Why do low-income individuals often have poorer diets? Barbara Laraia, of the University of California at Berkeley, and colleagues examined four issues often faced by low-income individuals—employment insecurity, housing insecurity, poor sleep, and stress—and how they, in turn, affect diet quality.
      Does it matter where people eat? Specifically, does choosing to eat at home versus a fast food restaurant make any difference for SNAP participants? Jennifer Poti and Lindsey Smith Taillie, of the University of North Carolina, tackled this question, finding striking effects on sugar-sweetened beverage intake and the prevalence of overweight/obesity.
      The role of education through SNAP-Ed in preventing chronic disease is the subject of a report by Alice Ammerman, of the University of North Carolina.

      New Initiatives

      The roles of incentive programs and of restrictions are discussed by Jacob Klerman, Lauren Olsho, and their colleagues at Abt Associates. Dr. Leung et al. conducted an innovative survey of SNAP beneficiaries and food-insufficient but non-participating individuals to assess their support for incentives for healthful foods and exclusions for sugar-sweetened beverages.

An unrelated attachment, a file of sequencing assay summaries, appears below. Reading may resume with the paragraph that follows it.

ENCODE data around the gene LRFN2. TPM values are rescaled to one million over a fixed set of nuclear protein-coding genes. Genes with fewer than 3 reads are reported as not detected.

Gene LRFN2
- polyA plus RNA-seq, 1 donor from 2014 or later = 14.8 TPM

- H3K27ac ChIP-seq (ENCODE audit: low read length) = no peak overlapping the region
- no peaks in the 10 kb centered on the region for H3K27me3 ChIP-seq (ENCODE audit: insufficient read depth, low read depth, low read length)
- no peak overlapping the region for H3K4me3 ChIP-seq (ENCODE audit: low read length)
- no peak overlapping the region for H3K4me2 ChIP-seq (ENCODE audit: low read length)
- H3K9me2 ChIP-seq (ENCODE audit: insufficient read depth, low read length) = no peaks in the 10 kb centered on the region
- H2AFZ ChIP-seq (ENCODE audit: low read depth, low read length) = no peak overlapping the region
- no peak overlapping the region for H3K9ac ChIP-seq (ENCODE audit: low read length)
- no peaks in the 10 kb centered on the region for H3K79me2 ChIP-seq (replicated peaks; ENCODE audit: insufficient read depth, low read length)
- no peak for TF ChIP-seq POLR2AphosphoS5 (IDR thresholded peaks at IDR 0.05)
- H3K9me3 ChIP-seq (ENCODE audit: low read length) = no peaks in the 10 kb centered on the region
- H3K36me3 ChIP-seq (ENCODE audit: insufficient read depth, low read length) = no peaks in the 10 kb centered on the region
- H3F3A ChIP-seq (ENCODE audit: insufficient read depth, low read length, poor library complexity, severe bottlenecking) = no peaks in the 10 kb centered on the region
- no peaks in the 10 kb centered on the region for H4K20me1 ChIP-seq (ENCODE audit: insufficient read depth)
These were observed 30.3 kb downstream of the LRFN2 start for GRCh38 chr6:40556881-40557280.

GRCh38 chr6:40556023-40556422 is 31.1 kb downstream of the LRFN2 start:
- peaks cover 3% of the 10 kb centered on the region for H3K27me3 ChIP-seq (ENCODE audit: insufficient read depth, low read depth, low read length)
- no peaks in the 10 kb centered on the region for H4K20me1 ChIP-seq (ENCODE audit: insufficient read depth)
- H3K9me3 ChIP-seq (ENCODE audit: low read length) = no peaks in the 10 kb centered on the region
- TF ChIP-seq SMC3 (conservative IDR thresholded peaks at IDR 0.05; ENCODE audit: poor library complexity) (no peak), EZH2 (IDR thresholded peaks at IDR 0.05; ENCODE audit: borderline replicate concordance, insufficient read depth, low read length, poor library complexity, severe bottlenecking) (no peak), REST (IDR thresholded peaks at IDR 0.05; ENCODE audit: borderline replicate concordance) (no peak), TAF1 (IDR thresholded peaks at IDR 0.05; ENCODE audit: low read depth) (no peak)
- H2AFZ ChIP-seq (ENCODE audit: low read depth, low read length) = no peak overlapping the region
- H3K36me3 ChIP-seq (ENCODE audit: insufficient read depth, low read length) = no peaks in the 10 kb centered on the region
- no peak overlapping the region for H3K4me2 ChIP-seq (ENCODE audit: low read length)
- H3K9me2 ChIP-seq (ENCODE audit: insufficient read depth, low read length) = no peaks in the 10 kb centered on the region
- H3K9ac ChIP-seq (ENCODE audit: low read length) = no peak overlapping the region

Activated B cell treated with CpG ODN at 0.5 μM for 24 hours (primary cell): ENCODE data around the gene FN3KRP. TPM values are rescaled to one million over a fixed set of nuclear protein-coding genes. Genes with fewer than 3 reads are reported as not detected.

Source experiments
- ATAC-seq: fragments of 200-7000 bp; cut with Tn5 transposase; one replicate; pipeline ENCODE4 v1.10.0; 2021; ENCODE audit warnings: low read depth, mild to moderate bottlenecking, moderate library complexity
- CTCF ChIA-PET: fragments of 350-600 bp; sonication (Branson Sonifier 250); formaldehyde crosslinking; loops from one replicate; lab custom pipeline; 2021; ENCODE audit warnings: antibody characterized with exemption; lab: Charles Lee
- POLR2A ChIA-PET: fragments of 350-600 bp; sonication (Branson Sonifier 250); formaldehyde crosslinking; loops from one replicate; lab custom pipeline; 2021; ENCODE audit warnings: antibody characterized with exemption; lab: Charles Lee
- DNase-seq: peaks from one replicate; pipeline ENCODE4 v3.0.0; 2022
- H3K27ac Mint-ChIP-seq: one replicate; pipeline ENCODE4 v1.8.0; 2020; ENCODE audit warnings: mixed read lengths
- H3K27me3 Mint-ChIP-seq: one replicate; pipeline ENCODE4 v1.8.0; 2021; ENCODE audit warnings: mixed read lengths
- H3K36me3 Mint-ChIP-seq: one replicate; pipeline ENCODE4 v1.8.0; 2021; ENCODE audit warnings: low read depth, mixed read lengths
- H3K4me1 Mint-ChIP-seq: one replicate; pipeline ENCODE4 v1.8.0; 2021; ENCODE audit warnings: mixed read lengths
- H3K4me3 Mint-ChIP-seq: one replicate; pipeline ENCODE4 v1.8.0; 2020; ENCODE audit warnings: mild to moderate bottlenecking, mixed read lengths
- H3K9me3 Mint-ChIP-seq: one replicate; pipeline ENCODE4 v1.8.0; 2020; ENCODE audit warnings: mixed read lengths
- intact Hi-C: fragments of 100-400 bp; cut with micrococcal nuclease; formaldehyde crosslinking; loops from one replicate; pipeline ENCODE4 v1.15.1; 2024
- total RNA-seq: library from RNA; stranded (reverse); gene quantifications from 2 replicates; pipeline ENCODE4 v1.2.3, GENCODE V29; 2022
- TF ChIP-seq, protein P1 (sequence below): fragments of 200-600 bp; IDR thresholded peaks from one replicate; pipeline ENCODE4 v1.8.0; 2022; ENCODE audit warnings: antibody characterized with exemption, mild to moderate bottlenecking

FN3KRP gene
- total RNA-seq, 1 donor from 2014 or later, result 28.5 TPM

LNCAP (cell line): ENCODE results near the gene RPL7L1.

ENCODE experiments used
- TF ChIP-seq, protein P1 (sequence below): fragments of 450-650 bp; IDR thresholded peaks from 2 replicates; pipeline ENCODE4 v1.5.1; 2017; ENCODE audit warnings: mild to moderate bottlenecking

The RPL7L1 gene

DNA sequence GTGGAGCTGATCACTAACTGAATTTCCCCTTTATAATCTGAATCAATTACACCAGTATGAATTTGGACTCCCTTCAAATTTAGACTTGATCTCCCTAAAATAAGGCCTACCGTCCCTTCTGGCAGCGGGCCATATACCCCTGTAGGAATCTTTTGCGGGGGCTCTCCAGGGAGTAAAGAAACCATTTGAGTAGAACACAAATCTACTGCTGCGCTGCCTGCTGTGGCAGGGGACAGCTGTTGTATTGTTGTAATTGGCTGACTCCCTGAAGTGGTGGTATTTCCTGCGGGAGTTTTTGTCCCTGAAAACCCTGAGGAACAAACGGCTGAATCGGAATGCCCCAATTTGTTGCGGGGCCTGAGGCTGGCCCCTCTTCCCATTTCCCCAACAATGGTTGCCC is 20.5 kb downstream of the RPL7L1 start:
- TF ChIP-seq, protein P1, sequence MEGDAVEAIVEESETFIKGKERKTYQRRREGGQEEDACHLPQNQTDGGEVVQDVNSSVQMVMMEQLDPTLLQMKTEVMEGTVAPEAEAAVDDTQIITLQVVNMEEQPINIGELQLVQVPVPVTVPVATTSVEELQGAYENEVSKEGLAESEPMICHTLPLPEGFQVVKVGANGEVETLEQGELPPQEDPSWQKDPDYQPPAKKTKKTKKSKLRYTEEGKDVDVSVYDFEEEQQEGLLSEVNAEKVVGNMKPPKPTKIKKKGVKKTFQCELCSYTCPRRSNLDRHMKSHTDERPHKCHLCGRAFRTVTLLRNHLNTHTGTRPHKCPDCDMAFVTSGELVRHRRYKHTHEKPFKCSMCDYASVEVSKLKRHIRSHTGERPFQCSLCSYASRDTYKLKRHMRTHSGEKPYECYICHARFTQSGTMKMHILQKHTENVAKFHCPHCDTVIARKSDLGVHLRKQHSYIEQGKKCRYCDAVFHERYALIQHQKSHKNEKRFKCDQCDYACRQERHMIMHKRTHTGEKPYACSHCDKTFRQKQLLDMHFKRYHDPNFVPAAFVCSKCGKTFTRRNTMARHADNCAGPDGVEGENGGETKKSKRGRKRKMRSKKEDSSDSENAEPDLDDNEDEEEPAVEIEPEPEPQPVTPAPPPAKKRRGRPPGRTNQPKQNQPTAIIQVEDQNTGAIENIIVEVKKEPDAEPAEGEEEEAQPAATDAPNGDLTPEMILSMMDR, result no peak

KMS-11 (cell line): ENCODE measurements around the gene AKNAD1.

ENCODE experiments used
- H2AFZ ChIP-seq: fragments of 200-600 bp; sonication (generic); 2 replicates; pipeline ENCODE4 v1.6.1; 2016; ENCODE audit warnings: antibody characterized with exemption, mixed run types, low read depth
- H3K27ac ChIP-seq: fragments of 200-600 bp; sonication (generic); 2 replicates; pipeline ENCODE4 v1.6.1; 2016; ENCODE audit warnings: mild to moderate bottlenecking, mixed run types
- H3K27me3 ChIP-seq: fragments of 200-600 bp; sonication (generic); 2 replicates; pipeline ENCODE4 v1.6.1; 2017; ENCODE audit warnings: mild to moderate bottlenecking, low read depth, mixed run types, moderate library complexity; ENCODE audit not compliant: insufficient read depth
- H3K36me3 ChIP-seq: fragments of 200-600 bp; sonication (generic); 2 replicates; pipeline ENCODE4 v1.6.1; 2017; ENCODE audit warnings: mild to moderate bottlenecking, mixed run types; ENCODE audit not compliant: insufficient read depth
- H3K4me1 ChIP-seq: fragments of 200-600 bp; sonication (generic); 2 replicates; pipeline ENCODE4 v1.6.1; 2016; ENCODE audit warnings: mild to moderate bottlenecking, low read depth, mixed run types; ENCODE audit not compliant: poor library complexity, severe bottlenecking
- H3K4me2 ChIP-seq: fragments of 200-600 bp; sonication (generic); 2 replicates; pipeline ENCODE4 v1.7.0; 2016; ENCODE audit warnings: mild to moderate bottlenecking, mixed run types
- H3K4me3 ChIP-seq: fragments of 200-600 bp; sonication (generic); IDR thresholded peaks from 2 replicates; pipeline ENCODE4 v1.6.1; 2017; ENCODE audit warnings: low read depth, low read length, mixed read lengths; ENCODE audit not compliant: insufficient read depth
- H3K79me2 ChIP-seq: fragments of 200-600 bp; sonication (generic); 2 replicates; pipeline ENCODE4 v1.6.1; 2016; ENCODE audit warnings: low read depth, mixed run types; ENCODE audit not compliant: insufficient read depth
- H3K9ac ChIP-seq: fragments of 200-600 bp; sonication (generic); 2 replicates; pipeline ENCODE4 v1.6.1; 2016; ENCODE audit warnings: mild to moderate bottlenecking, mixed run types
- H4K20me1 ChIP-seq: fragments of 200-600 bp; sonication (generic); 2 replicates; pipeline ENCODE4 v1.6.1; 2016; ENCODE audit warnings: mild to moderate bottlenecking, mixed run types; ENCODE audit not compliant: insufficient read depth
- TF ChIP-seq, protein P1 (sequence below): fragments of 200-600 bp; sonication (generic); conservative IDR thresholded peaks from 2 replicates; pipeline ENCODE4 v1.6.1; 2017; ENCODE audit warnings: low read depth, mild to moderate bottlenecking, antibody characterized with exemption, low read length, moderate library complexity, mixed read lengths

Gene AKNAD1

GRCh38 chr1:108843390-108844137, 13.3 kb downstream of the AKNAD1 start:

Using WIC as a model, Susan Levin and colleagues describe a program modification that would focus SNAP benefits on healthful food staples. Marlene Schwartz of the University of Connecticut addresses ethical issues in the implementation of restrictions.
      The supplement also includes a voice that is sometimes neglected in discussions of SNAP—that of a SNAP recipient. In her commentary, Robin Everson describes her experiences in the program and her thoughts on its future.
      The authors are grateful for the opportunity to examine the role of SNAP in health and the initiatives that have been proposed, and eagerly await the findings of future studies.

      Acknowledgments

      Publication of this article was supported by the Physicians Committee for Responsible Medicine. The findings and conclusions in this article are those of the authors and do not necessarily represent the official position of the Physicians Committee for Responsible Medicine.
      No financial disclosures were reported by the authors of this paper.